When I have the opportunity to visualize data personally (not for work clients), I typically try to tell an emotional story—something that people either can resonate with or feel empathy for those that it does resonate with. But in order to tell someone else’s story mindfully, and with respect, you can’t assume you know what it’s like to be in their shoes.
The data set for November’s #ProjectHealthViz was on mortality and incident rates for prostate cancer in the U.S. with details by state and year. Given the unfortunate rise in cancer worldwide, many of us know someone who has had cancer or certainly know someone who has lost someone to cancer. So while cancer and cancer rates is a pretty common topic (meaning we are all aware of it’s presence and impact), many of us are not intimately aware of the side-effects of cancer treatments.
A friend of mine approached me last year after hearing what November’s topic was and asked for assistance. I listened, on edge–what help did she need and why? To my surprise, she shared a personal story about her husband. To be honest, I was aware that survival rates were high and treatments were “relatively” easy, but that was the end of my assumptions. I realized quickly as our conversation progressed, that I had never walked in her shoes, nor really knew much about prostate cancer or the treatment side effects.
What I learned in our conversation was that studies have shown that around 60% of men experience impotence at least 18 months after surgery and 40% experienced urinary leaking. Now these were things not being discussed by men who had surgery according to my friend, and she wanted to help others understand that there are other options aside from surgery.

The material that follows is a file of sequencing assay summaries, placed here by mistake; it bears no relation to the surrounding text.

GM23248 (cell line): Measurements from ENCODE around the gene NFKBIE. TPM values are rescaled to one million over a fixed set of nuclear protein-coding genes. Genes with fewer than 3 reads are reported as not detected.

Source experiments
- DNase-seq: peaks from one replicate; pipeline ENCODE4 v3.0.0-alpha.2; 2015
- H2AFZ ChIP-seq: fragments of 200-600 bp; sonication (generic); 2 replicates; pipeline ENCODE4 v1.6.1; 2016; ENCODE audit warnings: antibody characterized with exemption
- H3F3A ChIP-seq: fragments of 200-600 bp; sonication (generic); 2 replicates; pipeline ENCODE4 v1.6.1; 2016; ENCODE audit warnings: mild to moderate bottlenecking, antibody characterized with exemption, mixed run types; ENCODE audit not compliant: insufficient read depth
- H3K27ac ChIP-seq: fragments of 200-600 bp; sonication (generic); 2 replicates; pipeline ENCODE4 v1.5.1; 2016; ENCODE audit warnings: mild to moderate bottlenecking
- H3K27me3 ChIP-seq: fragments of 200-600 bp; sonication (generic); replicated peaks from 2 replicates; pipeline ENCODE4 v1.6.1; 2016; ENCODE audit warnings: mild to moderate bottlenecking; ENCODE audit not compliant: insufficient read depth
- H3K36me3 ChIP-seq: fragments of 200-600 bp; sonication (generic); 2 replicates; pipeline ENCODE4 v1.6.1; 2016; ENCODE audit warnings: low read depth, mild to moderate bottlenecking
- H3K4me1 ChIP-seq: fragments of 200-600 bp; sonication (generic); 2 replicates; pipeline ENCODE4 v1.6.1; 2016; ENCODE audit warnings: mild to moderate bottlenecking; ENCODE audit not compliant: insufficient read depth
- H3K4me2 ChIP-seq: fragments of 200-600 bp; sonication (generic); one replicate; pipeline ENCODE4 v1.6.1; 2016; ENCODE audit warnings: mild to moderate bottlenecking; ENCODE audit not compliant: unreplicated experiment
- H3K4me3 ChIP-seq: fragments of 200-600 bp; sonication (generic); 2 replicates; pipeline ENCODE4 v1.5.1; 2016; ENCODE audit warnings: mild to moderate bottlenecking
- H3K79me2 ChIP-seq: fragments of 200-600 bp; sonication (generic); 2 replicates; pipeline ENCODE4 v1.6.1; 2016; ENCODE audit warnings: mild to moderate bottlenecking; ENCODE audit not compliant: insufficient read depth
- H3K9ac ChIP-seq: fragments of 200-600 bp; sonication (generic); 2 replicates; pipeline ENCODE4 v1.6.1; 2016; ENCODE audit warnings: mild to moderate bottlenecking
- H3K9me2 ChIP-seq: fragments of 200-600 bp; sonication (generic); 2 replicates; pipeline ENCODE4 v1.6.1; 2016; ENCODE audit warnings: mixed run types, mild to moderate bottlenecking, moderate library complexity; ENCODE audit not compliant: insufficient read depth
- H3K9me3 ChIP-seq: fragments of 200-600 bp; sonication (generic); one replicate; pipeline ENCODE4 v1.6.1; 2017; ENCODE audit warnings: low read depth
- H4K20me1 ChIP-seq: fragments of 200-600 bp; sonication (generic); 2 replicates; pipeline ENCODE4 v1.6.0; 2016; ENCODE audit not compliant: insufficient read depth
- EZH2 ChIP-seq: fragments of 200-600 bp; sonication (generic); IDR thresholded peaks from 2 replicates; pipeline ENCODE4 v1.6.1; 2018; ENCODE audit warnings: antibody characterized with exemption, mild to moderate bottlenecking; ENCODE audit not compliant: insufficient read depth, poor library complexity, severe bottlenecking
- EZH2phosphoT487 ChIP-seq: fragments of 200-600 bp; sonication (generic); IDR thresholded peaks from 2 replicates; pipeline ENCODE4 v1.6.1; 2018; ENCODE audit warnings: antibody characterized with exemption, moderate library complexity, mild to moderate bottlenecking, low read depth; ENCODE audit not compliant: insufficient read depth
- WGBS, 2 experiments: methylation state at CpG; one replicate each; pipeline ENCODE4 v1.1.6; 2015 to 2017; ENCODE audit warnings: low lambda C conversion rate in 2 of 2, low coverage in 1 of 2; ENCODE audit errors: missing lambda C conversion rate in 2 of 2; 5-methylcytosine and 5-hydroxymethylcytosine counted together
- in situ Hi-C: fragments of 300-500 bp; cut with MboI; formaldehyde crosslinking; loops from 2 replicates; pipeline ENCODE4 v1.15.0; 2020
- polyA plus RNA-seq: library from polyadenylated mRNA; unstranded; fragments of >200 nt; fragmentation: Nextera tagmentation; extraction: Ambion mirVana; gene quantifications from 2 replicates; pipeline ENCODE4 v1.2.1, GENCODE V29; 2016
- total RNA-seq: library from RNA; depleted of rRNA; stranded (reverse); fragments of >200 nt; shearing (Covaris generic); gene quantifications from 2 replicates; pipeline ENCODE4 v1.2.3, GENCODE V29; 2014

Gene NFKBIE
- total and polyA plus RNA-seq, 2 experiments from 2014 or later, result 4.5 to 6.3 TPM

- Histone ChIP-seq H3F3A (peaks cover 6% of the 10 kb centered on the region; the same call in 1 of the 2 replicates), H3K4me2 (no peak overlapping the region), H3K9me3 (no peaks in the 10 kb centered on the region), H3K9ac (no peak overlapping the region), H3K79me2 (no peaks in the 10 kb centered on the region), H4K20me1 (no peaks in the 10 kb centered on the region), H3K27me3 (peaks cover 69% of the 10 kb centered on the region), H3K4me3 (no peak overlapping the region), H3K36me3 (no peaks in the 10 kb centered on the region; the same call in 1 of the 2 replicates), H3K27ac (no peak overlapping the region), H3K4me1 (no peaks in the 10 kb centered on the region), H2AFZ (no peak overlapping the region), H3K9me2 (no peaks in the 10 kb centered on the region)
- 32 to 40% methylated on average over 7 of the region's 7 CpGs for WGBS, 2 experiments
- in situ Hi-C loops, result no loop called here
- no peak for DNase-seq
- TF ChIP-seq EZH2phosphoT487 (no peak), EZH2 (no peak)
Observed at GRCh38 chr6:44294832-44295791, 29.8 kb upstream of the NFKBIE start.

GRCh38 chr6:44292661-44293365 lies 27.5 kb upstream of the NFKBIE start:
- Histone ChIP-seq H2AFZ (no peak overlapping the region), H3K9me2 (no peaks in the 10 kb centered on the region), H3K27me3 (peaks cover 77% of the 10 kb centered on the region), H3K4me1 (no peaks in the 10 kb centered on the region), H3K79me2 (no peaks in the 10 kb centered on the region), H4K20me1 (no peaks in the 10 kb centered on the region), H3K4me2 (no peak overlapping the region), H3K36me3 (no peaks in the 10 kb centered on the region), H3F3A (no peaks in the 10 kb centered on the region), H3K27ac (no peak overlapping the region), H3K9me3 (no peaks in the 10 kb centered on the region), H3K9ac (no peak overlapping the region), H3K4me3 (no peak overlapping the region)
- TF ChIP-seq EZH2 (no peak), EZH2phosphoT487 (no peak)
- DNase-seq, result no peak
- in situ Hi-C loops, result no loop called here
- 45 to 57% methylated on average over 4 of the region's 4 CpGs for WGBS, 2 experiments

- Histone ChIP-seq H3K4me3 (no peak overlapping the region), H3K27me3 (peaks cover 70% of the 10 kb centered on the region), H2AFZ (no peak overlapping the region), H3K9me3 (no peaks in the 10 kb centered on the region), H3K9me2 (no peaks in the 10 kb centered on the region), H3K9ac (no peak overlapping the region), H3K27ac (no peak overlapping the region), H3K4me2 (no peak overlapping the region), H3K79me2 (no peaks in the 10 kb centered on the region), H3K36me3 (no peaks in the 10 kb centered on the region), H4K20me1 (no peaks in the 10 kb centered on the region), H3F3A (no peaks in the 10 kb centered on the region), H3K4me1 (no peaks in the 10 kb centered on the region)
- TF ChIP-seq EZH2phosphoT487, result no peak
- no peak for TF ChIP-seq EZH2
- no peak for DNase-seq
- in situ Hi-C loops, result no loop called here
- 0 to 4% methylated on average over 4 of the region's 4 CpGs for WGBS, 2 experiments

While she had a perspective she wanted to convey based on personal experience, I was left with a new perspective… one which I hadn’t really considered in such depth before: how do you truly bridge the gap from data to data visualization without consulting those who have stories within that data?
Josh Smith mentioned that during his Iron Viz exploration and research on the agricultural feeder that he interviewed and consulted with various farmers to gain insights into the data. He wanted to understand the stories that made the data–to listen to the narratives that the numbers weren’t able to tell alone.
As a result of this conversation, I decided that I wanted to explore the “unseen” part of the data–the side-effects, the feelings of shame, the treatment alternatives. In order to do this, I had to consider the stories of many and determine how to share this information from a place of empathy, understanding, and acceptance.
In building the viz, I decided to juxtapose the declining mortality and incident rates (a good thing and openly discussed) and the side-effects (not a good thing and not talked about) with the artistic idea of the perfect man. I decided to take this approach in an attempt to share the “other side” of the data and bring to light the untold stories of many men by providing an accepting space through a visual.